Society puts a lot of pressure on us. Some of those things are good: find a life partner, cultivate a good career, return the shopping cart. But more often than not, social pressure is very damaging, and one of the strongest examples of this is in body image.
From the day we’re born, magazines and television and virtually every form of popular culture bombard us with ideal – often impossible – body expectations. A $192 billion weight loss industry makes ungodly amounts of money by encouraging us to chase this expectation.
Though obesity does have some legitimate medical concerns, overweight people are often bullied into losing weight, a practice called fat shaming. It can be direct, such as from an abusive parent or innocuous comments from co-workers. Or it can be indirect, such as fat jokes in popular culture. It can be well-intentioned, such as concern for someone’s health, or it can be outright cruel, such as making fun of someone’s appearance.
Either way, it doesn’t work.
Why It Doesn’t Work
To understand why fat shaming doesn’t work, it is first necessary to understand how overweight people often go through “diet cycles.” Dieting is very often based on denial of certain foods; typically, those foods bring good emotions, feelings of fullness, and other positive reinforcements.
With that in mind, it’s easy to see why dieting is extremely hard, especially for people who have emotional relationships with food. Therefore, many obese people have gone through cycles of dieting, failing at dieting, and starting again. Shaming them for failing sets them up for future failures, creating a vicious cycle of self-hatred that only serves to worsen their underlying issues.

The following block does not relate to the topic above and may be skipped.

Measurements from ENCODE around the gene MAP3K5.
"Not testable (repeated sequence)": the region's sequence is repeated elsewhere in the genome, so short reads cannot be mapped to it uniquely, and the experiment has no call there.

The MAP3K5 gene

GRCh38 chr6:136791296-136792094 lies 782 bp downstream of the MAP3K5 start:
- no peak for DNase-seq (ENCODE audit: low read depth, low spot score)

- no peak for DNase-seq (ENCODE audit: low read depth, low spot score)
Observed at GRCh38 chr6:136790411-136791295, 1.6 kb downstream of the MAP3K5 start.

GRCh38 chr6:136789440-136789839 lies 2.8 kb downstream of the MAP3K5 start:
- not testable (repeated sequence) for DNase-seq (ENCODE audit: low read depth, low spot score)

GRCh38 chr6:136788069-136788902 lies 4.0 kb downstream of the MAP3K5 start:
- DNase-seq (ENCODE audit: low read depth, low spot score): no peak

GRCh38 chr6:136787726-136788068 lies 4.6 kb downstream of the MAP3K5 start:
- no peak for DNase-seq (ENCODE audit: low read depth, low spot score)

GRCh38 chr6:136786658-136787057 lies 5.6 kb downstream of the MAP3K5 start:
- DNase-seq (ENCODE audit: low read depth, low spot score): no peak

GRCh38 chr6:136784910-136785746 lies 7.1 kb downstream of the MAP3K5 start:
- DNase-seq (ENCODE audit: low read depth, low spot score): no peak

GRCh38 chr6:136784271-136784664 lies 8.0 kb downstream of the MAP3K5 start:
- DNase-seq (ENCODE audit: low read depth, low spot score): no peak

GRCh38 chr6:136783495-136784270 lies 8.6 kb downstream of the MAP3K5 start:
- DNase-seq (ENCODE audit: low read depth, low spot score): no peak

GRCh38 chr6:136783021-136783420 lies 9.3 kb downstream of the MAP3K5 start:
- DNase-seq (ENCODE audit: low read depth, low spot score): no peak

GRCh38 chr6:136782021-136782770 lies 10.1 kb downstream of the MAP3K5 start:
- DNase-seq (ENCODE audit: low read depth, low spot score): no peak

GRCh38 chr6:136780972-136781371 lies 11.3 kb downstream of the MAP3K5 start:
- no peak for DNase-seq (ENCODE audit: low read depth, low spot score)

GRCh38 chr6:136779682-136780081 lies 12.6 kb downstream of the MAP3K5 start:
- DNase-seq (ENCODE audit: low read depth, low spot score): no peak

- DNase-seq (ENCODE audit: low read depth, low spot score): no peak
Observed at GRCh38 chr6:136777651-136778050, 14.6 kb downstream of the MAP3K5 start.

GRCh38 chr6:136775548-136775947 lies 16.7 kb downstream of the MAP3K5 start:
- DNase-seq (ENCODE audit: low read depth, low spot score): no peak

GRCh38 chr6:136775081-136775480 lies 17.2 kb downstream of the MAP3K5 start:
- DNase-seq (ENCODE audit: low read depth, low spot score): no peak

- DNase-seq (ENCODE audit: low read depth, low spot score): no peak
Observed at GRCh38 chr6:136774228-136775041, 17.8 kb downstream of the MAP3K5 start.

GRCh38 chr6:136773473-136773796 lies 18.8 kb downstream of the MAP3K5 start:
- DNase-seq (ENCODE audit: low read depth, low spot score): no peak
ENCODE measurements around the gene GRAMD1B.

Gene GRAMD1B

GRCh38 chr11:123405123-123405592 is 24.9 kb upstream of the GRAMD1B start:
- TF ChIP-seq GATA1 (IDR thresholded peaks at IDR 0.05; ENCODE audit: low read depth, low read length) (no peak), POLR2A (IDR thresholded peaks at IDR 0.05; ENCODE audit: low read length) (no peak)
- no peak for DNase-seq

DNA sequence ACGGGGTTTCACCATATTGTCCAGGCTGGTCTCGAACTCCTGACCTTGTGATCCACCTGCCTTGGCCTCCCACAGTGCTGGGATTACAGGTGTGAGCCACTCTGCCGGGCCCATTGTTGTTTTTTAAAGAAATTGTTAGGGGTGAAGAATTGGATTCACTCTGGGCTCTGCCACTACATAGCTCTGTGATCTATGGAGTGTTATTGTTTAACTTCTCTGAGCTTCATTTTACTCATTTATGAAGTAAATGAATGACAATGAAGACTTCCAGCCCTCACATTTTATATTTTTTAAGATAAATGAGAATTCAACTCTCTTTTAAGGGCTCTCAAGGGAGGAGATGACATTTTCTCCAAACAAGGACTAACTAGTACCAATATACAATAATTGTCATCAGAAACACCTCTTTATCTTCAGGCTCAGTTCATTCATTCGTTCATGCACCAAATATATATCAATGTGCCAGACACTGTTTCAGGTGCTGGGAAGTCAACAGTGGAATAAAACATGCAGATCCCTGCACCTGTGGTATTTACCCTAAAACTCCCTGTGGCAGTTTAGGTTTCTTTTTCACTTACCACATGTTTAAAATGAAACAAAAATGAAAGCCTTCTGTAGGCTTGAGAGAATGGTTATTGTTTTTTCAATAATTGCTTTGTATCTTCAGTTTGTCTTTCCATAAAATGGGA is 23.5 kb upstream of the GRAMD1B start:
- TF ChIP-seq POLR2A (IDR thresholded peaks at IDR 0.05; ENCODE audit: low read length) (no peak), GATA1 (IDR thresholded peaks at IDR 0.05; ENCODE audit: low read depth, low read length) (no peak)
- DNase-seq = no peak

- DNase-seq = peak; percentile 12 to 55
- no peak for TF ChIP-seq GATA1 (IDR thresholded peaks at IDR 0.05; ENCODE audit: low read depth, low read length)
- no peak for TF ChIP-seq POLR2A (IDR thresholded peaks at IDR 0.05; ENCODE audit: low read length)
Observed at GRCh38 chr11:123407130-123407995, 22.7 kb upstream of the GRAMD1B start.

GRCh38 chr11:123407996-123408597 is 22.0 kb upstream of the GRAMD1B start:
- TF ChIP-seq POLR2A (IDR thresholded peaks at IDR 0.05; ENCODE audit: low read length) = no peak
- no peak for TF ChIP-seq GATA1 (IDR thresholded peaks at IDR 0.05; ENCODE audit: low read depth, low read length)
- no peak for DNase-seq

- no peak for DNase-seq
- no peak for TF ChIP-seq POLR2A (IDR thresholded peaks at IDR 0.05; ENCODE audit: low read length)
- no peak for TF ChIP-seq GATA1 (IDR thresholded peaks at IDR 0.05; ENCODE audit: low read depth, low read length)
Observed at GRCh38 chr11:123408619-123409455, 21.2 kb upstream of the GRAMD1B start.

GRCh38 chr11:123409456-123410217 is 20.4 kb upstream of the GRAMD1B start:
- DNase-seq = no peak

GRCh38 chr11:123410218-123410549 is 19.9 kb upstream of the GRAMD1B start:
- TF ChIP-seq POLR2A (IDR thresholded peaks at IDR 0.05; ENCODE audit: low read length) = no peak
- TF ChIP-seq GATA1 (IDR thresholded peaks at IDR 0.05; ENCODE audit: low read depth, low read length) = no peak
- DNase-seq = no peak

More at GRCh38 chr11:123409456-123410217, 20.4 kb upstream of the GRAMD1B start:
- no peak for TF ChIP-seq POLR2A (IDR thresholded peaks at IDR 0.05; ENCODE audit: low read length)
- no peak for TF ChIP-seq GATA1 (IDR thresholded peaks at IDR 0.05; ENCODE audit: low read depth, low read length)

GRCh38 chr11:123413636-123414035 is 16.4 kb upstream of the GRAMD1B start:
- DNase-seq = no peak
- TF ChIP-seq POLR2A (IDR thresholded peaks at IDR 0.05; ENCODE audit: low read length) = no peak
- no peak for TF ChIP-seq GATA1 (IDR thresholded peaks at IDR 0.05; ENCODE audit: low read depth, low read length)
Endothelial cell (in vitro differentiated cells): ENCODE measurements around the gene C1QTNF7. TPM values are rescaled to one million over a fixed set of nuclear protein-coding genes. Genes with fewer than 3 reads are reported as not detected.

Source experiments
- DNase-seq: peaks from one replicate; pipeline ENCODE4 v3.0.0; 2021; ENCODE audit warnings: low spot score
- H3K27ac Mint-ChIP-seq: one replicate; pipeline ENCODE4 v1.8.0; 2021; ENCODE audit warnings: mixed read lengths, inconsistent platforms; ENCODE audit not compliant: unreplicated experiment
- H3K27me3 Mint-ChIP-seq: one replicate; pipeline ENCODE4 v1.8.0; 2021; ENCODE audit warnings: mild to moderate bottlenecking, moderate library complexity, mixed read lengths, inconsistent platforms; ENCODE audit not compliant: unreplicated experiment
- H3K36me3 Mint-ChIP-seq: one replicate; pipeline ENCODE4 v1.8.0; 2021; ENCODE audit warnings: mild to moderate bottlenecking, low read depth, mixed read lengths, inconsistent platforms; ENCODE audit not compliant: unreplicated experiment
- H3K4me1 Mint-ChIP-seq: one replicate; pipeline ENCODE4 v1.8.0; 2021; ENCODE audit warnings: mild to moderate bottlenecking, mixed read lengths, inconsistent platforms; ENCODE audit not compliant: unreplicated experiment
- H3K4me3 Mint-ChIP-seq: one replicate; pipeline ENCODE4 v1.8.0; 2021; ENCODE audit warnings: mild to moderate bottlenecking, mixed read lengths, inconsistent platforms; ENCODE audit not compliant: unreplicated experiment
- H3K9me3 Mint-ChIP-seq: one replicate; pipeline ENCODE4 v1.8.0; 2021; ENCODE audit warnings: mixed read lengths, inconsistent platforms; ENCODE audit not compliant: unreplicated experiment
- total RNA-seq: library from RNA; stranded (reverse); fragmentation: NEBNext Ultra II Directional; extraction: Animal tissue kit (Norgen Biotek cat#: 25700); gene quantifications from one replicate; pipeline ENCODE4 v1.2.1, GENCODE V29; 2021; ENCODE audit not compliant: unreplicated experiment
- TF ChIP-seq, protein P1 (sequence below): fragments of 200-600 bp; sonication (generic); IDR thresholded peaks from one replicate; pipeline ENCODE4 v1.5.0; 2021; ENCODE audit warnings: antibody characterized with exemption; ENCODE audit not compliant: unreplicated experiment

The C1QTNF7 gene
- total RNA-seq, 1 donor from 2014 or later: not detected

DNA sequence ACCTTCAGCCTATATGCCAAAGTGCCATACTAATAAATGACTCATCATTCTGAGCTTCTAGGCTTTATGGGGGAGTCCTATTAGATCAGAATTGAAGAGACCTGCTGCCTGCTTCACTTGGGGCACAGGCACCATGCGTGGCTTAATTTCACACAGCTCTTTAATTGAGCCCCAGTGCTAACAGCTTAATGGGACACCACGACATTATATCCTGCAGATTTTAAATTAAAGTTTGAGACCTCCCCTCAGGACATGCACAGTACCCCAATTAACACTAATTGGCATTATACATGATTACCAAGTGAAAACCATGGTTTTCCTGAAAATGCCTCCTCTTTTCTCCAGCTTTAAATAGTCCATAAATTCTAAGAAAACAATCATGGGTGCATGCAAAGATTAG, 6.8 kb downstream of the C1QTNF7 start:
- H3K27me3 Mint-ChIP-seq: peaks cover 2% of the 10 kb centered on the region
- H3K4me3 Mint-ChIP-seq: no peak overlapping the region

Why It Actively Causes Harm
Speaking of vicious cycles, fat-shaming can actively harm people, sometimes to a greater degree than being overweight! Fat shaming is linked to anxiety, exercise avoidance, and depression. A University College London study reported that out of 2944 people over 50, people who were fat-shamed often gained weight.
There is even fat-shaming in the medical profession, with some patients reporting that their doctor’s dismissive and even cruel attitude towards their weight resulted in shorter visits and less effective treatment.
Many overweight people often find success and health by addressing nutrition – eating healthy food versus junk food – and by repairing their relationship with body image and food itself. Intuitive eating is a great example of a way to normalize eating.
Cognitive behavioral therapy can also help repair the damage done by years of shaming you for your body or choices, and can determine the root causes of any problematic relationships you have with food or your self-esteem. You deserve to be happy, and Azevedo Family Psychology can help! Contact us today to schedule an appointment.